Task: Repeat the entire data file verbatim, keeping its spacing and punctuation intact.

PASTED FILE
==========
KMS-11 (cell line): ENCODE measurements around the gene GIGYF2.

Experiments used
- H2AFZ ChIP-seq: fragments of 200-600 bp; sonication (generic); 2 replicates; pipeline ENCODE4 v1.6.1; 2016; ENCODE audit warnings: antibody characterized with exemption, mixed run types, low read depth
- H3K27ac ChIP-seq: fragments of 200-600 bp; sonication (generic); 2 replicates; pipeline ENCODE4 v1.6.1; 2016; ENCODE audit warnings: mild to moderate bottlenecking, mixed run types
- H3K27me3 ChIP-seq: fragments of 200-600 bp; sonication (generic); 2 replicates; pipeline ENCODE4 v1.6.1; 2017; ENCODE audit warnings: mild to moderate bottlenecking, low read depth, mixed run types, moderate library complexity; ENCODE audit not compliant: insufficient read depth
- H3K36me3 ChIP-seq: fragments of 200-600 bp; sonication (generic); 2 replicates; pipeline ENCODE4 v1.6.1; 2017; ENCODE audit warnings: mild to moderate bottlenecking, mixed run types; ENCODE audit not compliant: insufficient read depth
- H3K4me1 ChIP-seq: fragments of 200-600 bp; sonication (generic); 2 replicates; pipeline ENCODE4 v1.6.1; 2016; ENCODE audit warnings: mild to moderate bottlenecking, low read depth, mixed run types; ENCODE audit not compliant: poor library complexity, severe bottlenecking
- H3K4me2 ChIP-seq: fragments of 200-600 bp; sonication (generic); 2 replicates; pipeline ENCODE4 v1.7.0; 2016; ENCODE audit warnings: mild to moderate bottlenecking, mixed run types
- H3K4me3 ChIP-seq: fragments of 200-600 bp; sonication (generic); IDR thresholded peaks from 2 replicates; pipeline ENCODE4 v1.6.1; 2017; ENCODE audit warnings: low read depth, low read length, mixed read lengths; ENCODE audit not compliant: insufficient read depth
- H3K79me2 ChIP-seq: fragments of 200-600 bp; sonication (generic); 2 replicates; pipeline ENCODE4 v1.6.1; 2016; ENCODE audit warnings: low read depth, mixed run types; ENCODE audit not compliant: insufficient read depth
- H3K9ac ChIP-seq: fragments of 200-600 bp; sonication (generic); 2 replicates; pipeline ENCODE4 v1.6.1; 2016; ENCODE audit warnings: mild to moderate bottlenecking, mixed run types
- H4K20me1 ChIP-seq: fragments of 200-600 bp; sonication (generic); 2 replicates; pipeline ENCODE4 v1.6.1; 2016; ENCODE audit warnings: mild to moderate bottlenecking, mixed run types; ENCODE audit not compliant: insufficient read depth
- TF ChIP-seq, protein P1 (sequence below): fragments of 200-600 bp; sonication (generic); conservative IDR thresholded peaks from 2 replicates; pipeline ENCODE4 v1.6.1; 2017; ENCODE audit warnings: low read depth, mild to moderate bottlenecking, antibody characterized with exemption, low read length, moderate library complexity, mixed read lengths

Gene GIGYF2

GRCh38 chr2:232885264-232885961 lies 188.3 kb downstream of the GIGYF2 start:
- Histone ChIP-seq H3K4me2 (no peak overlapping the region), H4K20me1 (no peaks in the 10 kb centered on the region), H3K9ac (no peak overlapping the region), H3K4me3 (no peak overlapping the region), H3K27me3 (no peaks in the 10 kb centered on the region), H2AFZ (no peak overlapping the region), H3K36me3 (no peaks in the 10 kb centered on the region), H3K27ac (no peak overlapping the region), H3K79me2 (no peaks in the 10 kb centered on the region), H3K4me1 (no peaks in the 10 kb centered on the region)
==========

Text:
KMS-11 (cell line): ENCODE measurements around the gene GIGYF2.

Experiments used
- H2AFZ ChIP-seq: fragments of 200-600 bp; sonication (generic); 2 replicates; pipeline ENCODE4 v1.6.1; 2016; ENCODE audit warnings: antibody characterized with exemption, mixed run types, low read depth
- H3K27ac ChIP-seq: fragments of 200-600 bp; sonication (generic); 2 replicates; pipeline ENCODE4 v1.6.1; 2016; ENCODE audit warnings: mild to moderate bottlenecking, mixed run types
- H3K27me3 ChIP-seq: fragments of 200-600 bp; sonication (generic); 2 replicates; pipeline ENCODE4 v1.6.1; 2017; ENCODE audit warnings: mild to moderate bottlenecking, low read depth, mixed run types, moderate library complexity; ENCODE audit not compliant: insufficient read depth
- H3K36me3 ChIP-seq: fragments of 200-600 bp; sonication (generic); 2 replicates; pipeline ENCODE4 v1.6.1; 2017; ENCODE audit warnings: mild to moderate bottlenecking, mixed run types; ENCODE audit not compliant: insufficient read depth
- H3K4me1 ChIP-seq: fragments of 200-600 bp; sonication (generic); 2 replicates; pipeline ENCODE4 v1.6.1; 2016; ENCODE audit warnings: mild to moderate bottlenecking, low read depth, mixed run types; ENCODE audit not compliant: poor library complexity, severe bottlenecking
- H3K4me2 ChIP-seq: fragments of 200-600 bp; sonication (generic); 2 replicates; pipeline ENCODE4 v1.7.0; 2016; ENCODE audit warnings: mild to moderate bottlenecking, mixed run types
- H3K4me3 ChIP-seq: fragments of 200-600 bp; sonication (generic); IDR thresholded peaks from 2 replicates; pipeline ENCODE4 v1.6.1; 2017; ENCODE audit warnings: low read depth, low read length, mixed read lengths; ENCODE audit not compliant: insufficient read depth
- H3K79me2 ChIP-seq: fragments of 200-600 bp; sonication (generic); 2 replicates; pipeline ENCODE4 v1.6.1; 2016; ENCODE audit warnings: low read depth, mixed run types; ENCODE audit not compliant: insufficient read depth
- H3K9ac ChIP-seq: fragments of 200-600 bp; sonication (generic); 2 replicates; pipeline ENCODE4 v1.6.1; 2016; ENCODE audit warnings: mild to moderate bottlenecking, mixed run types
- H4K20me1 ChIP-seq: fragments of 200-600 bp; sonication (generic); 2 replicates; pipeline ENCODE4 v1.6.1; 2016; ENCODE audit warnings: mild to moderate bottlenecking, mixed run types; ENCODE audit not compliant: insufficient read depth
- TF ChIP-seq, protein P1 (sequence below): fragments of 200-600 bp; sonication (generic); conservative IDR thresholded peaks from 2 replicates; pipeline ENCODE4 v1.6.1; 2017; ENCODE audit warnings: low read depth, mild to moderate bottlenecking, antibody characterized with exemption, low read length, moderate library complexity, mixed read lengths

Gene GIGYF2

GRCh38 chr2:232885264-232885961 lies 188.3 kb downstream of the GIGYF2 start:
- Histone ChIP-seq H3K4me2 (no peak overlapping the region), H4K20me1 (no peaks in the 10 kb centered on the region), H3K9ac (no peak overlapping the region), H3K4me3 (no peak overlapping the region), H3K27me3 (no peaks in the 10 kb centered on the region), H2AFZ (no peak overlapping the region), H3K36me3 (no peaks in the 10 kb centered on the region), H3K27ac (no peak overlapping the region), H3K79me2 (no peaks in the 10 kb centered on the region), H3K4me1 (no peaks in the 10 kb centered on the region)